The Community Preventive Services Task Force recently published five new recommendations that address reducing alcohol consumption and drunk driving (electronic screening and brief interventions and publicized sobriety checkpoint programs), preventing skin cancer (interventions in primary and middle school), improving emergency preparedness (school dismissals to reduce pandemic flu transmission), and increasing mental health insurance coverage (mental health benefits legislation).  


The CDC issued an expanded recommendation for Hepatitis C. It now recommends that all baby boomers (those born between 1945 and 1965) get tested for the virus. Most people with Hepatitis C were born during this time period and many do not know they are infected. The CDC estimates one-time Hep C testing of all baby boomers would uncover 800,000 undiagnosed cases and prevent more than 120,000 deaths. 


The U.S. Preventive Services Task Force (USPSTF) recently issued three final recommendation statements. The USPSTF found insufficient evidence to recommend routine screening for hearing loss in asymptomatic older adults and routine screening for chronic kidney disease in asymptomatic adults. It recommends against screening women for ovarian cancer.  The USPSTF also released a draft recommendation statement for screening and behavioral counseling interventions to reduce alcohol misuse, which is available for public comment until October 22.


Resources and Reports  
New Tool to Improve Community Health
What Works for Health is a searchable tool to help communities find and implement effective programs and policies to improve health. Each program or policy contains a rating for its strength of evidence of effectiveness, implementation examples, and available resources to assist with implementation. What Works for Health was released by the County Health Rankings and Roadmaps, an initiative funded by the Robert Wood Johnson Foundation.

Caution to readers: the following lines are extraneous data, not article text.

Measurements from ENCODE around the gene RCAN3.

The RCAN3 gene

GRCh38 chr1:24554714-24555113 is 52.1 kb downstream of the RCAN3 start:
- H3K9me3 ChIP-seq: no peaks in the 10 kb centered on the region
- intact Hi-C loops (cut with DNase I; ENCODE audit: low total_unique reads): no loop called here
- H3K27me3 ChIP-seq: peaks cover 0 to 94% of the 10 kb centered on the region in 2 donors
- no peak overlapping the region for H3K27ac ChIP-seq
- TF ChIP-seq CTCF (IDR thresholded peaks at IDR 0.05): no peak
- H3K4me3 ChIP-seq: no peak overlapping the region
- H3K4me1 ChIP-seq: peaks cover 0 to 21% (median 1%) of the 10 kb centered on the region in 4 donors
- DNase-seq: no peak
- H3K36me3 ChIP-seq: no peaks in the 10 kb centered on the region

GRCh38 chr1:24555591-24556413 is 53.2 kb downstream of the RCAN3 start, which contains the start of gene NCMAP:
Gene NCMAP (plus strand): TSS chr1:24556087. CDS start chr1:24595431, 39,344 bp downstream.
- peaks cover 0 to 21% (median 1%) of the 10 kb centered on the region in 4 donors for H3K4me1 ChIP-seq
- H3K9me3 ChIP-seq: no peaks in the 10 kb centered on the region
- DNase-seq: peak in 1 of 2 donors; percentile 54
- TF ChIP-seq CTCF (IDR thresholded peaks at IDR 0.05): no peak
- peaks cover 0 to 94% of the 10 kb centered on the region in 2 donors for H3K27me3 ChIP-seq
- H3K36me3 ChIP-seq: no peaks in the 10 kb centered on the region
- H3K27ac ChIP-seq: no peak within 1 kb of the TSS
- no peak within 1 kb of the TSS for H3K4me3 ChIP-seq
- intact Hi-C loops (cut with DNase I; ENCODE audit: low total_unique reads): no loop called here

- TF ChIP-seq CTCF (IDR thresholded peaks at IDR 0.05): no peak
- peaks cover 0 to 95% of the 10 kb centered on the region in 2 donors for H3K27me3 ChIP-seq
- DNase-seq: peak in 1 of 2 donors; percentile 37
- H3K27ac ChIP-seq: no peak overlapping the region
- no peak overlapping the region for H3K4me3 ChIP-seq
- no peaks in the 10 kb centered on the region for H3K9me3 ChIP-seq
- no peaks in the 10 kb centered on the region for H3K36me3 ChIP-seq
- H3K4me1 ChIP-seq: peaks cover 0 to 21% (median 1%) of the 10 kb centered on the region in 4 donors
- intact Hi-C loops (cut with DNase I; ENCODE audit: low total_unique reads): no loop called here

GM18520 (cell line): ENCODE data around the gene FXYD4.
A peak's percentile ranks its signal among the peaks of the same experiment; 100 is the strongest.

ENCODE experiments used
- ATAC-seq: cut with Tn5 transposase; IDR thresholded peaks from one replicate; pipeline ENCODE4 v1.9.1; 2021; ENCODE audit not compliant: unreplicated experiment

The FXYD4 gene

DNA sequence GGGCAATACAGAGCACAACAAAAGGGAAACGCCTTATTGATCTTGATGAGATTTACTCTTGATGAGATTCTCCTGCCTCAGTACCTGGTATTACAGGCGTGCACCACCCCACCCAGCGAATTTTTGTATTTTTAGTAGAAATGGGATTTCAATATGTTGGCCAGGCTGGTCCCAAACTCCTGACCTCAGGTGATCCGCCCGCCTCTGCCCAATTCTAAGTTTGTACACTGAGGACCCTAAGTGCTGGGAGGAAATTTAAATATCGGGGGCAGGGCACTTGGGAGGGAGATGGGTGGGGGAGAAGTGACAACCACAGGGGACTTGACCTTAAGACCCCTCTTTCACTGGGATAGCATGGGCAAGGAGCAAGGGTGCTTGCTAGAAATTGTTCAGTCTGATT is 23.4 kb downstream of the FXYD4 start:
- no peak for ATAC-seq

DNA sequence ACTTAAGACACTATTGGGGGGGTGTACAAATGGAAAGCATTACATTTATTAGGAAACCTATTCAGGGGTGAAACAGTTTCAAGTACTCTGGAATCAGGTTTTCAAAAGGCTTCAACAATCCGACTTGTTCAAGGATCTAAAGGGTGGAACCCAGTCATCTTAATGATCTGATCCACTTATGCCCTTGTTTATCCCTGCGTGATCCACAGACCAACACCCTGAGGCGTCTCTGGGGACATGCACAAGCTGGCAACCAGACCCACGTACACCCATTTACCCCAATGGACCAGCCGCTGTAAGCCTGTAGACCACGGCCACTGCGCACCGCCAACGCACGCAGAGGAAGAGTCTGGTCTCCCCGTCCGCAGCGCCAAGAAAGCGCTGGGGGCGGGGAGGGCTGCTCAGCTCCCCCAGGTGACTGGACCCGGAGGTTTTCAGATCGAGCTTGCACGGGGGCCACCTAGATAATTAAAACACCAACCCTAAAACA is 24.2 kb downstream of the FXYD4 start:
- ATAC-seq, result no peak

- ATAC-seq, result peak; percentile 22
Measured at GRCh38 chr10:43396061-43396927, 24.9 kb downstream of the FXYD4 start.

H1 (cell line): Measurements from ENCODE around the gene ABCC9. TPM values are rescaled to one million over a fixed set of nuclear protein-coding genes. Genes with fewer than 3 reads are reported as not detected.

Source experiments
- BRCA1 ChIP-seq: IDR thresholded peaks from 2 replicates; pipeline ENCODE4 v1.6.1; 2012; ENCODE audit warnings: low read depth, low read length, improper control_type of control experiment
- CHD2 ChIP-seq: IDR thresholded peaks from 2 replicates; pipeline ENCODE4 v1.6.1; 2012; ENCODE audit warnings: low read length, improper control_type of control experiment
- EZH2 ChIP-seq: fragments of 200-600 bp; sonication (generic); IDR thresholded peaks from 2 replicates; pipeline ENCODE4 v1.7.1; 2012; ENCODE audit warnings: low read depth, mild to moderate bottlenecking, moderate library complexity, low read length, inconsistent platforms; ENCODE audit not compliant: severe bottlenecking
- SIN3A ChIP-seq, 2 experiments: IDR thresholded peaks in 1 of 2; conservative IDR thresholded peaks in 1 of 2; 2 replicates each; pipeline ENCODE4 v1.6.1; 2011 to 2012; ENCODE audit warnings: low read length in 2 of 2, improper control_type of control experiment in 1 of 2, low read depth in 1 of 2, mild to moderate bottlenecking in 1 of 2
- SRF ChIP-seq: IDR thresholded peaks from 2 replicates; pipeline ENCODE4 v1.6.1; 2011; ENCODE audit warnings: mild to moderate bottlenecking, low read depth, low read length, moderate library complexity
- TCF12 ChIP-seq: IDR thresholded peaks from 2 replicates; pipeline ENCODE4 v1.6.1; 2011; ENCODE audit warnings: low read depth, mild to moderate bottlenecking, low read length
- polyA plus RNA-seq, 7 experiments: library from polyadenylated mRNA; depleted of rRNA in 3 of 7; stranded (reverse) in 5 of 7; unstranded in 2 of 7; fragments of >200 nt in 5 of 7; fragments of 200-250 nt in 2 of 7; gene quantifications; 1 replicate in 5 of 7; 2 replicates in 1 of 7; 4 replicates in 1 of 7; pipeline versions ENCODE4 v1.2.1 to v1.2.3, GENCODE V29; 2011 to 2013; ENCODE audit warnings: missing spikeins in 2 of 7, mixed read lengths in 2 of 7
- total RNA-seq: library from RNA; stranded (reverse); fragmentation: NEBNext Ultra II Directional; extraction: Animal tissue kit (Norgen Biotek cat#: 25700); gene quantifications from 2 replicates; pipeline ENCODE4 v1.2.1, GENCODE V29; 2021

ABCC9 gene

Report Projects that Obesity Will Continue to Increase
F as in Fat: How Obesity Threatens America's Future 2012 projects that obesity levels will continue to rise, along with healthcare costs due to higher rates of diseases associated with obesity. By 2030, every state will have an obesity rate of 44% or greater and 13 states could have an obesity rate above 60%. These projections use a model previously published in the The Lancet and assume obesity rates continue on their current trajectories. F as in Fat is published annually by Trust for America's Health
Vast Inefficiencies and Waste in U.S. Healthcare System, Says IOM

An Institute of Medicine's (IOM) report shows that our healthcare system has much room for improvement. Best Care at Lower Cost: The Path to Continuously Learning Health Care in America is the IOM's latest installment on the challenges faced by our healthcare system. The IOM's study uncovered inefficiencies and excess costs that total over $750 billion each year. This excess cost comes from unnecessary services, inefficiently delivered services, excess administrative costs, high prices, missed prevention opportunities, and fraud. The report lays out recommendations and the IOM's vision for a healthcare system that uses information and knowledge to learn and provide better patient-centered care. 

Get Ready for Food Day 2012

Food movement leaders are gearing up for the second annual Food Day on Wednesday, October 24, 2012. Food Day is the nationwide celebration of healthy, affordable, and sustainably produced food. More than 2,300 events in all 50 states took place on the first Food Day, and organizers intend for Food Day 2012 to represent an even bigger grassroots campaign for improved food policies. To help make Food Day a great success and get involved, go to

Partnership for Prevention was founded in 1991 by leaders dedicated to making disease prevention and health promotion a national priority and America a healthier nation. Partnership seeks to increase understanding and use of clinical preventive services and population-based prevention to improve health.